• Repeated vomiting or nausea
  • Slurred speech
  • Convulsions or seizures
  • An inability to wake up from sleep
  • Enlargement of the pupil (dark center) of one or both eyes
  • Numbness or tingling of arms or legs
  • Loss of coordination
  • Increased confusion, restlessness, or agitation
  • Loss of consciousness lasting a few minutes to hours
TBI can affect vision, focus, concentration and make it difficult to stay alert and sharp while riding
TBI can affect vision, focus, concentration and make it difficult to stay alert and sharp while riding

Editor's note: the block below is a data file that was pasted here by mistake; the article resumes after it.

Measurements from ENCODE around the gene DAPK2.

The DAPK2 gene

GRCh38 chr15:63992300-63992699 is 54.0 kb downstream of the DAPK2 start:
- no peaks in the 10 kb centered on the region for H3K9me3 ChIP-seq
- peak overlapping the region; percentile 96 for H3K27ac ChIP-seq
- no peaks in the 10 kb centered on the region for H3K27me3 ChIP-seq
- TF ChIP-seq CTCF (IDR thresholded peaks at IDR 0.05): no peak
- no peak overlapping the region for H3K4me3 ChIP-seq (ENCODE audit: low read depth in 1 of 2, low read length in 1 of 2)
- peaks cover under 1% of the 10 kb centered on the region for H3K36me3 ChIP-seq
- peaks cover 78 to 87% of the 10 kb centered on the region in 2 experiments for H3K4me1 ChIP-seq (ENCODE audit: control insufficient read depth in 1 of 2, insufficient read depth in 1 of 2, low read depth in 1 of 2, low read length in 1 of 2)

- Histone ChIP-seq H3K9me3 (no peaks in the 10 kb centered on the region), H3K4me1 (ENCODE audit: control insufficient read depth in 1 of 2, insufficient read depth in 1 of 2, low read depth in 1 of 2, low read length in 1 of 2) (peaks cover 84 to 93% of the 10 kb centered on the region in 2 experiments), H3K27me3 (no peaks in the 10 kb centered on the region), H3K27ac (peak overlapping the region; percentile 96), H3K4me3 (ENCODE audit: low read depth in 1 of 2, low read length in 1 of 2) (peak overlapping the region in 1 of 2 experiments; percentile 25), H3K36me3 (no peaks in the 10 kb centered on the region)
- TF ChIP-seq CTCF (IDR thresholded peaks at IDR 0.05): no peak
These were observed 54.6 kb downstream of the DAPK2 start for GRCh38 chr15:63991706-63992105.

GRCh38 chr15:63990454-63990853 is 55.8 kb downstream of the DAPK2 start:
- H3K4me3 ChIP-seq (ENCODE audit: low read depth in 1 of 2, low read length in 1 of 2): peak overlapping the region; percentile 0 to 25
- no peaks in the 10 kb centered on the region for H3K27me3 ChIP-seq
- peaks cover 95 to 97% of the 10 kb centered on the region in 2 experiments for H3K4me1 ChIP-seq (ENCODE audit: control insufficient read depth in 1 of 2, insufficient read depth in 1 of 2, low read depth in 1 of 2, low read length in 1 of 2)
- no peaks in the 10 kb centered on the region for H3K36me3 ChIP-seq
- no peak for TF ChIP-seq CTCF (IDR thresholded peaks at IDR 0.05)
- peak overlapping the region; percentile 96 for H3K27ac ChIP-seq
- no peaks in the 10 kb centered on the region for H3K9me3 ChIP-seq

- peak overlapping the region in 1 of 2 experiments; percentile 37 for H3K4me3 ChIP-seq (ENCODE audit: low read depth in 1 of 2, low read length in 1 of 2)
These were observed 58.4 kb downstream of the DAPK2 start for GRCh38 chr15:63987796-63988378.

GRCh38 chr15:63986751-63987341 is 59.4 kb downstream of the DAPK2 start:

More information regarding TBI is available on the NIH website. Brain injuries are also well-known to cause life-altering mental health disorders such as depression, as seen extensively in veteran populations. I list these symptoms for you because, as a fellow rider, you should be able to recognize these signs and symptoms after any fall on a bike. They could save someone’s life.

As for Mark, he is back to riding, but the road to recovery has been filled with setbacks. Just last night I was riding behind him and he crashed and hit his head, which is what prompted me to finally consider this topic.

Mark taking it easy on a climb at Chimney Gulch before his crash later that evening
Mark taking it easy on a climb at Chimney Gulch before his crash later that evening